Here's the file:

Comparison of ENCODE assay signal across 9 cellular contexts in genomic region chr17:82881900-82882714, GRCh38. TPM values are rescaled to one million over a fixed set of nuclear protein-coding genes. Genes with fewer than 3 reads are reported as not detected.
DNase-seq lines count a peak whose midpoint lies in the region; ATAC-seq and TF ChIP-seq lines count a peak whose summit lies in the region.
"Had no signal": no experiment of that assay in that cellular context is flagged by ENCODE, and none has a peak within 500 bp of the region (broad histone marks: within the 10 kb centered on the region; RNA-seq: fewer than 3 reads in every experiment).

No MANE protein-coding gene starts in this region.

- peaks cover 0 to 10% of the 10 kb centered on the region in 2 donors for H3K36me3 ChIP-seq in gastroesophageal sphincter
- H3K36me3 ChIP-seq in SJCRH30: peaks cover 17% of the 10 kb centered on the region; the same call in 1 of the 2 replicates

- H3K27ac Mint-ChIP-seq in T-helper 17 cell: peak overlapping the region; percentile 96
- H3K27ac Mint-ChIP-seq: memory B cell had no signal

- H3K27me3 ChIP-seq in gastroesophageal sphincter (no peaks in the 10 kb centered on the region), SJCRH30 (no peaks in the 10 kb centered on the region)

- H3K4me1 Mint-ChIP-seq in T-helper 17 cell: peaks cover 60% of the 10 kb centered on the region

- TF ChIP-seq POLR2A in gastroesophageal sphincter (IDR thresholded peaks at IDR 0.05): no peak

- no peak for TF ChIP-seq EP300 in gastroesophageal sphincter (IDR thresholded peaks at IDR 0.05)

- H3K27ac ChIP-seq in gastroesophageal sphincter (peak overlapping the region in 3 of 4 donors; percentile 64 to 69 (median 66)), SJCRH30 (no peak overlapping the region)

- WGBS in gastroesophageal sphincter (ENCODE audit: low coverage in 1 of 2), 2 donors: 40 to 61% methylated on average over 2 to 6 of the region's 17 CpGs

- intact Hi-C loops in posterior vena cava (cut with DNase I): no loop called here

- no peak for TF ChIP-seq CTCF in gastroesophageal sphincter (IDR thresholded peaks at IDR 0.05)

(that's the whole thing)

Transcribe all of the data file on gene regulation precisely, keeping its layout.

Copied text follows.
Comparison of ENCODE assay signal across 9 cellular contexts in genomic region chr17:82881900-82882714, GRCh38. TPM values are rescaled to one million over a fixed set of nuclear protein-coding genes. Genes with fewer than 3 reads are reported as not detected.
DNase-seq lines count a peak whose midpoint lies in the region; ATAC-seq and TF ChIP-seq lines count a peak whose summit lies in the region.
"Had no signal": no experiment of that assay in that cellular context is flagged by ENCODE, and none has a peak within 500 bp of the region (broad histone marks: within the 10 kb centered on the region; RNA-seq: fewer than 3 reads in every experiment).

No MANE protein-coding gene starts in this region.

- peaks cover 0 to 10% of the 10 kb centered on the region in 2 donors for H3K36me3 ChIP-seq in gastroesophageal sphincter
- H3K36me3 ChIP-seq in SJCRH30: peaks cover 17% of the 10 kb centered on the region; the same call in 1 of the 2 replicates

- H3K27ac Mint-ChIP-seq in T-helper 17 cell: peak overlapping the region; percentile 96
- H3K27ac Mint-ChIP-seq: memory B cell had no signal

- H3K27me3 ChIP-seq in gastroesophageal sphincter (no peaks in the 10 kb centered on the region), SJCRH30 (no peaks in the 10 kb centered on the region)

- H3K4me1 Mint-ChIP-seq in T-helper 17 cell: peaks cover 60% of the 10 kb centered on the region

- TF ChIP-seq POLR2A in gastroesophageal sphincter (IDR thresholded peaks at IDR 0.05): no peak

- no peak for TF ChIP-seq EP300 in gastroesophageal sphincter (IDR thresholded peaks at IDR 0.05)

- H3K27ac ChIP-seq in gastroesophageal sphincter (peak overlapping the region in 3 of 4 donors; percentile 64 to 69 (median 66)), SJCRH30 (no peak overlapping the region)

- WGBS in gastroesophageal sphincter (ENCODE audit: low coverage in 1 of 2), 2 donors: 40 to 61% methylated on average over 2 to 6 of the region's 17 CpGs

- intact Hi-C loops in posterior vena cava (cut with DNase I): no loop called here

- no peak for TF ChIP-seq CTCF in gastroesophageal sphincter (IDR thresholded peaks at IDR 0.05)